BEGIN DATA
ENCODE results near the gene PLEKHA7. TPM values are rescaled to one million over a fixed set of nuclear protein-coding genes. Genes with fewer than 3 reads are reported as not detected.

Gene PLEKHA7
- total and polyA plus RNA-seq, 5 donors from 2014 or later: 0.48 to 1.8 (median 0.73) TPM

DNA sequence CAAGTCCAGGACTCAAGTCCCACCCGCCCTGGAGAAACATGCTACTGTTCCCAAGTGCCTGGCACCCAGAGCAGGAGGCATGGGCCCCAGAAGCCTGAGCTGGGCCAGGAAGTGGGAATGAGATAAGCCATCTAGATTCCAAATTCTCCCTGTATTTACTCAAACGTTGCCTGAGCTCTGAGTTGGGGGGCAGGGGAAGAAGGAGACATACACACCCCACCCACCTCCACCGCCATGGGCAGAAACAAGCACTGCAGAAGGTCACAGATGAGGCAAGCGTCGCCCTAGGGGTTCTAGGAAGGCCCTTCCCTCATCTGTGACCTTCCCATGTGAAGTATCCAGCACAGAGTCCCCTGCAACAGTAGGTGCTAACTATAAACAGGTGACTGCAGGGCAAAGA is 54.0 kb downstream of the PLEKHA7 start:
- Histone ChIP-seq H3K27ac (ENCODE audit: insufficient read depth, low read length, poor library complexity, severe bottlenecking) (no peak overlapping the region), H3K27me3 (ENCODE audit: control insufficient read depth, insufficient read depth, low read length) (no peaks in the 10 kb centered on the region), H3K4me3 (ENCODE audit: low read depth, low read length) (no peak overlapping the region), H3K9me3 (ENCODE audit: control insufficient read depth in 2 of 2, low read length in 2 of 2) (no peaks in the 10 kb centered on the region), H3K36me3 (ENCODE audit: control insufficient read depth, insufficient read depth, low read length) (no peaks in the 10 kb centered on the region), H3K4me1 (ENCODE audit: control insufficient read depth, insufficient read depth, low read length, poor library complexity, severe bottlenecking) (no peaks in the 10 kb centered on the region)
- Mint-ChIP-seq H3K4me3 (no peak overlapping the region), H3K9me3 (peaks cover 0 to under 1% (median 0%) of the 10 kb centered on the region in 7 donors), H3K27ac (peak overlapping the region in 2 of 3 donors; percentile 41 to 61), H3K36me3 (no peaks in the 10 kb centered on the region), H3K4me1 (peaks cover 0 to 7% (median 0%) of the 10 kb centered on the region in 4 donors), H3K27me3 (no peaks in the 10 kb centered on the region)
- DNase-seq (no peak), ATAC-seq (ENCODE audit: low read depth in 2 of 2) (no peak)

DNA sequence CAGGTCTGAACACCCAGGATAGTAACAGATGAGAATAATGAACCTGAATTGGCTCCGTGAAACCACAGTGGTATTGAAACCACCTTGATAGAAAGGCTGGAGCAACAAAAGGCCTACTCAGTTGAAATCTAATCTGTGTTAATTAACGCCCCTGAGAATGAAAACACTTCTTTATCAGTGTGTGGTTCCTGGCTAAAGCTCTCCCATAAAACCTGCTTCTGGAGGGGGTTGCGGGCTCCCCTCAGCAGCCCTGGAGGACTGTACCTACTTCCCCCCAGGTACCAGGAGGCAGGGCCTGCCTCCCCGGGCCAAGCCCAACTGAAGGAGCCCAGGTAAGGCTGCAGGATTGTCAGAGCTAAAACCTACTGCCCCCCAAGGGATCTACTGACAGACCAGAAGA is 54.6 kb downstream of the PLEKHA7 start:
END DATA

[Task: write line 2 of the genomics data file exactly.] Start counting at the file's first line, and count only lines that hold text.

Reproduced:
Gene PLEKHA7